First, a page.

SUNY Downstate School of Public Health associate professor Dr. Paul Landsbergis and colleagues recently published the first analysis of data from the Multi-Ethnic Study of Atherosclerosis (MESA) which examined associations between working conditions and risk of hypertension.
The analysis found that higher job decision latitude (job control) was associated with a lower prevalence of hypertension, prevalence ratio = 0.78 (95 percent confidence interval 0.66 to 0.91) for the top versus bottom quartile of job decision latitude, after adjusting for age, sex, race/ethnicity, foreign-born, language spoken at home, menopause, birth control pills, hormone replacement therapy, body mass index, current smoker, physical activity, diabetes, alcoholic drinks/week, hours worked/week, education, and income.
Associations, however, differed by occupation: decision latitude was associated with a higher prevalence of hypertension in healthcare support occupations (interaction p = 0.02). Occupation also modified associations of sex with hypertension: a higher prevalence of hypertension in women (vs. men) was observed in health care support and in blue-collar occupations (interaction p = 0.03).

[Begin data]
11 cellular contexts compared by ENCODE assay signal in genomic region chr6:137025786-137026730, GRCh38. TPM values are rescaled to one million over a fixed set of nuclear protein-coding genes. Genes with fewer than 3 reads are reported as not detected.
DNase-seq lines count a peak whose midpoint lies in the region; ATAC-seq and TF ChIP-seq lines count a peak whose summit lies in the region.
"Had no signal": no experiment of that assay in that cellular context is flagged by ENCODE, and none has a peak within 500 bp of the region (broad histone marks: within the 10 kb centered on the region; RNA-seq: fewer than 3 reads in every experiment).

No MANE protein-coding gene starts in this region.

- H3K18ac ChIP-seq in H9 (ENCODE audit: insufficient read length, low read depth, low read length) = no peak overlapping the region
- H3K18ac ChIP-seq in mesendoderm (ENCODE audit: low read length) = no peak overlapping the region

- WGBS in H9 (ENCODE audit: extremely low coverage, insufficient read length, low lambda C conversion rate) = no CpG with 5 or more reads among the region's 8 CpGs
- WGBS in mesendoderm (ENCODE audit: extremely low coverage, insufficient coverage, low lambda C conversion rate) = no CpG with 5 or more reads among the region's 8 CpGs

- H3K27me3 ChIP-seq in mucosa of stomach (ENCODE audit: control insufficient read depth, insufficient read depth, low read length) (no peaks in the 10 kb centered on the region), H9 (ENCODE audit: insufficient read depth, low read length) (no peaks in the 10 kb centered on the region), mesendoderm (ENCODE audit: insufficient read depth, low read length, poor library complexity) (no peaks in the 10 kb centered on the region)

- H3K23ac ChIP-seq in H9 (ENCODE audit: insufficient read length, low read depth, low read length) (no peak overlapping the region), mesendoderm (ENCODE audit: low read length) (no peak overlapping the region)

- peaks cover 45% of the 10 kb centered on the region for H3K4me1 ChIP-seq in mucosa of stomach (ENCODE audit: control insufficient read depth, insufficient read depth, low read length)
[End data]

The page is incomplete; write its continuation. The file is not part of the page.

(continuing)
Job characteristics such as job decision latitude are alterable through policy or workplace interventions. The current analysis suggests that increasing job decision latitude should be considered in the primary prevention of hypertension.
MESA is a medical research study involving more than 6,000 men and women from six communities in the United States, sponsored by the National Heart Lung and Blood Institute (https://www.mesa-nhlbi.org/). Dr. Landsbergis was part of a team of researchers funded by the National Institute for Occupational Safety and Health, CDC, to investigate associations between working conditions and cardiovascular outcomes in MESA data.
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